Competition time

C

The MouseDoc and I want to have a little bit of fun in anticipation of the late-breakers at ECTRIMS and at the same time do a thought experiment. 

We want to see how wise the crowd is when it comes to predicting trial results.

Aware crowds may be wiser than individuals. In the book ‘The Wisdom of Crowds: Why the Many Are Smarter Than the Few and How Collective Wisdom Shapes Business, Economies, Societies and Nations’ James Surowiecki argues that the aggregation of information in groups, results in decisions that are often better than could have been made by any single member of the group. He opens the book with an anecdote about Francis Galton’s surprise that the crowd at a county fair accurately guessed the weight of an ox when their individual guesses were averaged (the average was closer to the ox’s true butchered weight than the estimates of most crowd members). 

We want to see how wise you are when it comes to guessing the outcome of the two phase 3 trials programmes being presented at ECTRIMS. We know they are positive, but how positive is the question? To make it a competition we will be giving away two prizes; a lego MRI scanner set or one of our #ThinkSocial Bart-MS T-shirts. You can choose your prize. 

Lego MRI scan set
Barts-MS #ThinkSocial T-shirt

Study 1: Oral Ponesimod Versus Teriflunomide In Relapsing MUltiple Sclerosis (OPTIMUM)

Please note the Janssen Pharmaceutical Company announced positive top-line results stating the study met its primary and most secondary endpoints. As you know ponesimod is a second-generationn S1P modulator. The question is how good will it be compared to Teriflunomide? It may help to remind you that fingolimod, the first licensed S1P modulator, reduced the annualised relapse rate by 52% compared to interferon-beta-1a (Avonex) in the TRANSFORMS study, but had no significant effect on disability progression. 

Study 2: Efficacy and Safety of Ofatumumab Compared to Teriflunomide in Patients With Relapsing Multiple Sclerosis (ASCLEPIOS I & II)

Novartis has announced that both of their phase 3 trials of ofatumumab vs. teriflunomide met their primary outcome. In ASCLEPIOS I and II, ofatumumab (OMB157) met primary endpoints to reduce the annualized relapse rate over Aubagio (teriflunomide) in patients with relapsing forms of MS (RMS) and that key secondary endpoints of delaying time to confirmed disability progression were also met.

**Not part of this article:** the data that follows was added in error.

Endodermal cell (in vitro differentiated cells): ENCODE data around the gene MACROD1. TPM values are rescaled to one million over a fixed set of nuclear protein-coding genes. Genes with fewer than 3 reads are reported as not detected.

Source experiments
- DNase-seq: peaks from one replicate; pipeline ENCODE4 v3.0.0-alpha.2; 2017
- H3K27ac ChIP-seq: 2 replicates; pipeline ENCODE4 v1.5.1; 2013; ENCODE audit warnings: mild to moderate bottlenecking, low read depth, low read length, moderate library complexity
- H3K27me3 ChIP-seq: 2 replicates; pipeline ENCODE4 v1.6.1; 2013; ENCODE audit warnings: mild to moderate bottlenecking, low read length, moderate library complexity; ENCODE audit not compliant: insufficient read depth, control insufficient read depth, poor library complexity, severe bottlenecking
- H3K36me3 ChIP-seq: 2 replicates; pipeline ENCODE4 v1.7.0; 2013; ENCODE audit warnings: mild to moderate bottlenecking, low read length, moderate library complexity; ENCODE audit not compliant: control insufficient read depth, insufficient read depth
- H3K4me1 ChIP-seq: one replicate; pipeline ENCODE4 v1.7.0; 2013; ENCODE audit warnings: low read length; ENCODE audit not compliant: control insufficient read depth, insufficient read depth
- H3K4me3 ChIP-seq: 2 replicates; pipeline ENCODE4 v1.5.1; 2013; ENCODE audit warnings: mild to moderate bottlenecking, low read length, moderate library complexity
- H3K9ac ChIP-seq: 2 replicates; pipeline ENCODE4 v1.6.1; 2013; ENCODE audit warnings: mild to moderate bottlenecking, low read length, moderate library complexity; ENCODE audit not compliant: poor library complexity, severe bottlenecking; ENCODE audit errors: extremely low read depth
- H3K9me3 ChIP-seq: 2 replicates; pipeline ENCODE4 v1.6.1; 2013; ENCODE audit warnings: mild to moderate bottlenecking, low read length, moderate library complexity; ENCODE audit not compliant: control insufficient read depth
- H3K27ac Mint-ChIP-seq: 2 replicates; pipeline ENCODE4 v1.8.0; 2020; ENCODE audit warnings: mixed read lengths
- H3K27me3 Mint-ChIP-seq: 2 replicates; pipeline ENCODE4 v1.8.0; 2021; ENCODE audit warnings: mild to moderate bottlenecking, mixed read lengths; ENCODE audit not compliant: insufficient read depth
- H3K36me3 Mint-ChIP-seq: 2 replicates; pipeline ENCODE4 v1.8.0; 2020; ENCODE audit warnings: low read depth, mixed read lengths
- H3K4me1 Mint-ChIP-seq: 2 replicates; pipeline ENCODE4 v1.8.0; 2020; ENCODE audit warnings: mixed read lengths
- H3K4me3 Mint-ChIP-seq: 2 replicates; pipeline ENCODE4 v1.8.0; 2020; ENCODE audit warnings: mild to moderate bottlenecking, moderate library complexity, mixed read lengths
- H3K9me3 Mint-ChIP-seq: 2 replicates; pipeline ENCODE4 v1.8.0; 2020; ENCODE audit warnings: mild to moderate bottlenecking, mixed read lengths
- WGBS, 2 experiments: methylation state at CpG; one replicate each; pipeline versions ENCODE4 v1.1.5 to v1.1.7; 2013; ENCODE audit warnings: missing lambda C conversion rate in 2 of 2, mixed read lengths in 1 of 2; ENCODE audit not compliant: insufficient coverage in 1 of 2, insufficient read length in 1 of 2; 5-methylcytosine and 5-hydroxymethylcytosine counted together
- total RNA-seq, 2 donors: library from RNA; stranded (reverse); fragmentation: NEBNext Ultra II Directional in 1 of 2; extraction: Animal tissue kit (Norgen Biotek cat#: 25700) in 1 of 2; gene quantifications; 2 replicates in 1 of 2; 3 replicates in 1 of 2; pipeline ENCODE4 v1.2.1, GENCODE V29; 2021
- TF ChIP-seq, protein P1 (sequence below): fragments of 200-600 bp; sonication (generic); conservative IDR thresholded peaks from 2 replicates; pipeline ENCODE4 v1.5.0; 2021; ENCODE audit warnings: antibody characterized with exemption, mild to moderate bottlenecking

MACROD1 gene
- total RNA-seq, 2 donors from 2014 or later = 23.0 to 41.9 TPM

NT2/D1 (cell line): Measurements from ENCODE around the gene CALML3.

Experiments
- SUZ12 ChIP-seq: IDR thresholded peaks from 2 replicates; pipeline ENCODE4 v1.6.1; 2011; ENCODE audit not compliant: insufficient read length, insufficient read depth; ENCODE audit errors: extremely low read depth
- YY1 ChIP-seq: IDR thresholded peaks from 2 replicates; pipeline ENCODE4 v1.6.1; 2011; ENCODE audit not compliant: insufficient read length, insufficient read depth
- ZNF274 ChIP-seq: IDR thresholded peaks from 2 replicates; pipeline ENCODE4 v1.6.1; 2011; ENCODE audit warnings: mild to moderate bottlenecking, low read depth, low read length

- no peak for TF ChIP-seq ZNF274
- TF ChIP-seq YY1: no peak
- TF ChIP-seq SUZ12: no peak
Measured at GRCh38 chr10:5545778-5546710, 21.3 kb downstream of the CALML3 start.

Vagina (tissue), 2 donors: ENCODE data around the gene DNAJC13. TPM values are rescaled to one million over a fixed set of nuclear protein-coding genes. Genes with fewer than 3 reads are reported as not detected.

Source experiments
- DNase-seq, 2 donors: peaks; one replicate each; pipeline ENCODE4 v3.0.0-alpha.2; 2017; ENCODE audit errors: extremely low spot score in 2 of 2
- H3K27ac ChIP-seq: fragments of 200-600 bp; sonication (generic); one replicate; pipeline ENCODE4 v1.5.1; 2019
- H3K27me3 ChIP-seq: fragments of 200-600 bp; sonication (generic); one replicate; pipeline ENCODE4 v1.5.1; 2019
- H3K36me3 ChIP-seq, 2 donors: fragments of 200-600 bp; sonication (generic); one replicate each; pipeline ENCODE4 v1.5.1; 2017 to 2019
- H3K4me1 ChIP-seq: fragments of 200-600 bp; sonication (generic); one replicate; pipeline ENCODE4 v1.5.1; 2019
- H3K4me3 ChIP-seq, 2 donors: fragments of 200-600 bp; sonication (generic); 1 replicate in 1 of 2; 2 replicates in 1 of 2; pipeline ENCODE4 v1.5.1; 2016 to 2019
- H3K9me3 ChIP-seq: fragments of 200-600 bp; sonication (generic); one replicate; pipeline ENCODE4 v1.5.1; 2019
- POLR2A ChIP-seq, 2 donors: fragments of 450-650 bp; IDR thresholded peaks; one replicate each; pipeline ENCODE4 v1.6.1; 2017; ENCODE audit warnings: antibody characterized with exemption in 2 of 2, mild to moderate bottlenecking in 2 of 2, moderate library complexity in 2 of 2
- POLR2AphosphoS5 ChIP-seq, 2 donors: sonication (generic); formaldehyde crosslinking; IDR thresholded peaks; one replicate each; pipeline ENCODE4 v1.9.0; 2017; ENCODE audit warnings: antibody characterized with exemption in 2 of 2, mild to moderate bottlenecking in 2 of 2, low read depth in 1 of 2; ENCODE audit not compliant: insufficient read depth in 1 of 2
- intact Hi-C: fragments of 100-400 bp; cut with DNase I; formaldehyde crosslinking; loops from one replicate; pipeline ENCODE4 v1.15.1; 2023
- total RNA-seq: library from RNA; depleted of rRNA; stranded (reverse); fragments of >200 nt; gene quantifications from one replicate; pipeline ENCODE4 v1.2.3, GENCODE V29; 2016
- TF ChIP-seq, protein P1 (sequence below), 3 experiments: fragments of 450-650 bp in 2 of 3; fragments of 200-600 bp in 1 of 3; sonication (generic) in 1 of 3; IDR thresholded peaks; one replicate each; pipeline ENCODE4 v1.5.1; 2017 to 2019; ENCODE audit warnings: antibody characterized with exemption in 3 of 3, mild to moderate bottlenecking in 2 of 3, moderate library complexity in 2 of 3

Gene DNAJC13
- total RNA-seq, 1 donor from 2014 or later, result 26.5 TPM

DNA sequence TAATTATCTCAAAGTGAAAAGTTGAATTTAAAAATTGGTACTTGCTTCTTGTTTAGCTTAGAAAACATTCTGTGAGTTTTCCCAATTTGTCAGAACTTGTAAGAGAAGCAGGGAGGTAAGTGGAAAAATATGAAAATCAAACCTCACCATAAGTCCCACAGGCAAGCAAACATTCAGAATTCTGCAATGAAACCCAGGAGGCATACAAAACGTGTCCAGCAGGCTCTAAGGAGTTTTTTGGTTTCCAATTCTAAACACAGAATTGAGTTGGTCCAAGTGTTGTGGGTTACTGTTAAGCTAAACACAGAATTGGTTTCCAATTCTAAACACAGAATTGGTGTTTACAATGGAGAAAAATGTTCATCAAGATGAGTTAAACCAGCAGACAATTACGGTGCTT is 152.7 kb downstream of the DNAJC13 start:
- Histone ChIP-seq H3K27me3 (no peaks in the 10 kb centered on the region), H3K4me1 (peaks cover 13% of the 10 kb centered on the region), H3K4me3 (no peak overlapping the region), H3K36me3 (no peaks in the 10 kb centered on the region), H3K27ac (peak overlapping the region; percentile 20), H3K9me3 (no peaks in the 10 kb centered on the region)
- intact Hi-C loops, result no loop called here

Ofatumumab is a 3rd-generation anti-CD20 monoclonal antibody. Ocrelizumab is already licensed and was compared to interferon-beta-1a (Rebif) in two parallel phase 3 trials (OPERA I & II); ocrelizumab reduced the annualised relapse rate by 47% and the rate of 3-month confirmed disability progression by 40% compared to interferon-beta in these trials. 

I have recently argued that ofatumumab may be underdosed and that as a result, it won’t do as well against teriflunomide (which has similar efficacy to Rebif), compared to what ocrelizumab did against Rebif. Do you agree with me or not? 

So please complete the survey below and leave your email address and name if you want to enter the draw for the prize.

CoI: multiple

MD Here….I asked a question in the comments


About the author

Prof G

Professor of Neurology, Barts & The London. MS & Preventive Neurology thinker, blogger, runner, vegetable gardener, husband, father, cook and wine & food lover.

29 comments

Leave a Reply to Annonie Mouse Cancel reply

    • You know us we always like abit of fun. Posanimod has a similar mechanism of action to fingolimod siponimod, ozanimod etc

      Ofatumumab has a similar mechanism of action to rituximab, ocrelizumab but is a monthly injection under the skin rather than an infusion.

      Lastly now I now what the kids of the people at Queen Square and Nottingham get for Christmas:-)

      Wonder about a Lego mouse

  • Nice idea but sadly the majority are always wrong, otherwise we would all make millions on the stock markets. It’s just human nature, which is also the reason communism has failed because it goes against human nature, this in turn fuels change like a pendulum swinging backwards towards the more extreme end of the pendulum we reach the more powerful the change will be. Humans never change, perhaps it needs another evolutionary step to change our thinking.